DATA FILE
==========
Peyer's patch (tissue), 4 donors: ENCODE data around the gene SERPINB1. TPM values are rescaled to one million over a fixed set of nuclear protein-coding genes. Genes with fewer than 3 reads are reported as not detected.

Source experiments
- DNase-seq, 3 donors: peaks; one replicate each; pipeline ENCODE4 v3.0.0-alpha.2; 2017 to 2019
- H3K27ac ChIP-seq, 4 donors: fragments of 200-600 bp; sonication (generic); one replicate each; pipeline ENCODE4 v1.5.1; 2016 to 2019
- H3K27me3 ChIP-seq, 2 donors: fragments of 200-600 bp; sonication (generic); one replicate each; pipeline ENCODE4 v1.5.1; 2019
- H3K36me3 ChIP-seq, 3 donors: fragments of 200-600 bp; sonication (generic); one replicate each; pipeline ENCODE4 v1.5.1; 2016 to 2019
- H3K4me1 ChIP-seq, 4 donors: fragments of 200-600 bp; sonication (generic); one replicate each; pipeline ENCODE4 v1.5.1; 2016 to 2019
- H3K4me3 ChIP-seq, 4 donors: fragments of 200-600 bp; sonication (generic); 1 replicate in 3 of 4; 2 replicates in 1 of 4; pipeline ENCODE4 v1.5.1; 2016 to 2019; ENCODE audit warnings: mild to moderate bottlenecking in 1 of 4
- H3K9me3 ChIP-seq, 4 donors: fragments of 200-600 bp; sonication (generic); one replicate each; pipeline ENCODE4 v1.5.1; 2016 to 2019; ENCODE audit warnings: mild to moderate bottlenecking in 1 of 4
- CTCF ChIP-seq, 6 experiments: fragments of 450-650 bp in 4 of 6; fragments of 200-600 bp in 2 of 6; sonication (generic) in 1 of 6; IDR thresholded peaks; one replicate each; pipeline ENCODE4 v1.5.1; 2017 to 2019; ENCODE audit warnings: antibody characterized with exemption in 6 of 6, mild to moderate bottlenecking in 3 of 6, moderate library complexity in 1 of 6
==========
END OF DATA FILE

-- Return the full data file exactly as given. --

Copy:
Peyer's patch (tissue), 4 donors: ENCODE data around the gene SERPINB1. TPM values are rescaled to one million over a fixed set of nuclear protein-coding genes. Genes with fewer than 3 reads are reported as not detected.

Source experiments
- DNase-seq, 3 donors: peaks; one replicate each; pipeline ENCODE4 v3.0.0-alpha.2; 2017 to 2019
- H3K27ac ChIP-seq, 4 donors: fragments of 200-600 bp; sonication (generic); one replicate each; pipeline ENCODE4 v1.5.1; 2016 to 2019
- H3K27me3 ChIP-seq, 2 donors: fragments of 200-600 bp; sonication (generic); one replicate each; pipeline ENCODE4 v1.5.1; 2019
- H3K36me3 ChIP-seq, 3 donors: fragments of 200-600 bp; sonication (generic); one replicate each; pipeline ENCODE4 v1.5.1; 2016 to 2019
- H3K4me1 ChIP-seq, 4 donors: fragments of 200-600 bp; sonication (generic); one replicate each; pipeline ENCODE4 v1.5.1; 2016 to 2019
- H3K4me3 ChIP-seq, 4 donors: fragments of 200-600 bp; sonication (generic); 1 replicate in 3 of 4; 2 replicates in 1 of 4; pipeline ENCODE4 v1.5.1; 2016 to 2019; ENCODE audit warnings: mild to moderate bottlenecking in 1 of 4
- H3K9me3 ChIP-seq, 4 donors: fragments of 200-600 bp; sonication (generic); one replicate each; pipeline ENCODE4 v1.5.1; 2016 to 2019; ENCODE audit warnings: mild to moderate bottlenecking in 1 of 4
- CTCF ChIP-seq, 6 experiments: fragments of 450-650 bp in 4 of 6; fragments of 200-600 bp in 2 of 6; sonication (generic) in 1 of 6; IDR thresholded peaks; one replicate each; pipeline ENCODE4 v1.5.1; 2017 to 2019; ENCODE audit warnings: antibody characterized with exemption in 6 of 6, mild to moderate bottlenecking in 3 of 6, moderate library complexity in 1 of 6